The closing committee member provided the following comment:
Aramaic identified with the code "arc" is an ancient language and, thus, creating a new Wikimedia project in that language is in collision with the Language proposal policy. If you want to create Aramaic dictionary with descriptions in other languages, please use an appropriate one, English or Hebrew Wiktionaries are. --Millosh 06:26, 7 December 2010 (UTC)Reply[reply]
There was originally an Aramaic/Syriac Wikitionary Proposal but it seemed to fail due to problems with establishing the syr ISO code. This project would include multiple dialects, modern and classical (as in written form, a dictionary format would be mutually intelligible between most existant dialects), in a way similar to The Comprehensive Aramaic Lexicon. --Steve Caruso(Administrator, Aramaic Wikipedia) 04:44, 5 February 2007 (UTC)Reply[reply]
I have invited a number of Aramaic speakers from the English Wikipedia to view this proposal, and if you are one of them I would appreciate you voicing your opinions (either for or against) in the appropriate subsections below. :-) Steve Caruso 06:04, 6 February 2007 (UTC)Reply[reply]
Such a Wikitionary would be a good resource for Chaldeans, Assyrians, Maronites, other Aramaic speaking people as well as scholars of classical dialects, Syriac Studies, theologians (including Talmud and Biblical scholars), and anyone who has interest in the language. As such any contribution that is easily accessible to the internet is a true boon and advancement in the field.
This project would be a very useful compliment to the Aramaic Wikipedia to help keep track of spellings and would thus accelerate the Aramaic Wikipedia's growth (as keeping track of spelling has become time consuming in some cases). Furthermore, users who speak a dialect different to that the Aramaic Wikipedia page is written in would be able to use the Wikitionary to easily disambiguate (and editors can link to it for such means). Such occurrences are rare, and are usually confined to one or two words that have a different enough meaning to sound "off" between dialects.
There is a large body of Aramaic literature that millions of people use daily, such as the Talmud, the Bible (Daniel & Ezra as well as the Peshitta New Testament), the Zohar, the Samaritan Pentateuch, the Mandean scriptures (Qoolasta and the Book of John the Baptist), a large collection of ancient papyri and incantation bowls, etc.. There is also a large body of scholarly Classical Syriac literature and a Syriac Digital Library project that is underway (eBethArke). An Aramaic Wikitionary would be an invaluable tool for the study of every one of these documents.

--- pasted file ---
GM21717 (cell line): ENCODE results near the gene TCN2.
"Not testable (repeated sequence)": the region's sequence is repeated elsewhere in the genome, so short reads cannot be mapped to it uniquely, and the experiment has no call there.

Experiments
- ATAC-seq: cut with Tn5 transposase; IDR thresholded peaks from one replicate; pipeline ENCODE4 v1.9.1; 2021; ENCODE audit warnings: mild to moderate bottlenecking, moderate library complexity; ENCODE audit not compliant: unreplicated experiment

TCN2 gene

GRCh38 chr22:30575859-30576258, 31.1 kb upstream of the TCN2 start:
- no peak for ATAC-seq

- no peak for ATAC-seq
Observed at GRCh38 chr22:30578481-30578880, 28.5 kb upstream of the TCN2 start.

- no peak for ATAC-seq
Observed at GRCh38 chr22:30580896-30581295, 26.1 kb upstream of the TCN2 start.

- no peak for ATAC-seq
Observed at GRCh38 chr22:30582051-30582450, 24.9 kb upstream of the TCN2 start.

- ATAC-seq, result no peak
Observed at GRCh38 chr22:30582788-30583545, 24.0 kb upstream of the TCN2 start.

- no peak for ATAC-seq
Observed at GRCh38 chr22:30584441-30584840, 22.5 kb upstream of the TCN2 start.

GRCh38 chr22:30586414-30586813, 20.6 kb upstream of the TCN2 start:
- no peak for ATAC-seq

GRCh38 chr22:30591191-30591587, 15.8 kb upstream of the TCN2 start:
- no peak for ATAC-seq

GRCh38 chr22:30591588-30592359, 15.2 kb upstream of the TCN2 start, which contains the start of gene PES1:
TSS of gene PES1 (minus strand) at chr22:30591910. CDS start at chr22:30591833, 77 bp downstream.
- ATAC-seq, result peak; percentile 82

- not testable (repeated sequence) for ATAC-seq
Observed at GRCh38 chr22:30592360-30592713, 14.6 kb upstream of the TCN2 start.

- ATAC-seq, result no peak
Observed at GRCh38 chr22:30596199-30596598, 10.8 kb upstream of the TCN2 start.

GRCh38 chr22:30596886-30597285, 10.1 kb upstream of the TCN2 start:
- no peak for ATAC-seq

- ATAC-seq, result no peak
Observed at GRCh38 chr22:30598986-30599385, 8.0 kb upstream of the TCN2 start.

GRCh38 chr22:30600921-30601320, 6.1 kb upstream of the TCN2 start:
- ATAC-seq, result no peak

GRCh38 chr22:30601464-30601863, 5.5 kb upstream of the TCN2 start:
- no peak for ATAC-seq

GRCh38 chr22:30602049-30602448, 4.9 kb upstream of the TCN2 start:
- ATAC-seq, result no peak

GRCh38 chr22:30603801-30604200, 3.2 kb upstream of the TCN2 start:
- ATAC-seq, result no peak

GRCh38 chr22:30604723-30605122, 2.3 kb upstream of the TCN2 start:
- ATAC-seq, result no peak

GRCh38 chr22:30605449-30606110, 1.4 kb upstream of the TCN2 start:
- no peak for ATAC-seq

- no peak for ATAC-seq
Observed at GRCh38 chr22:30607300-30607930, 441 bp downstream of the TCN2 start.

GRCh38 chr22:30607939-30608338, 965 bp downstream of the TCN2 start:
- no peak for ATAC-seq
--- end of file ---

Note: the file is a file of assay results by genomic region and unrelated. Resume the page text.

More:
An important language that was close to be considered entangered only after Western people interest came about in the past years. The new generation of the diaspora Assyrians are looking for a place to correct their native language. Of couse you have bible and talmud readers as well that would make this very usefull to them as well. Chaldean 06:19, 6 February 2007 (UTC)Reply[reply]
Per: Steve Caruso -- also, Aramaic is the language of history and civilisation -- It was the spoken-language, and the administrative-language of number of founders of the human civilisation, from Assyrian to Persian Empires that cannot be taken for granted. The creation of such a Wikitionary for such an immensely important language, it would contribute greatly to better understanding of humanity and the civilisations that mankind has created. Surena 07:08, 6 February 2007 (UTC)Reply[reply]
I think it's a good idea to have a wiktionary in Aramaic, because it's a language with a long writing tradition and thus it just should be written as much as possible. Nevertheless, I don't have the time to participate in that project at the moment. --Thogo (talk) 10:19, 6 February 2007 (UTC)Reply[reply]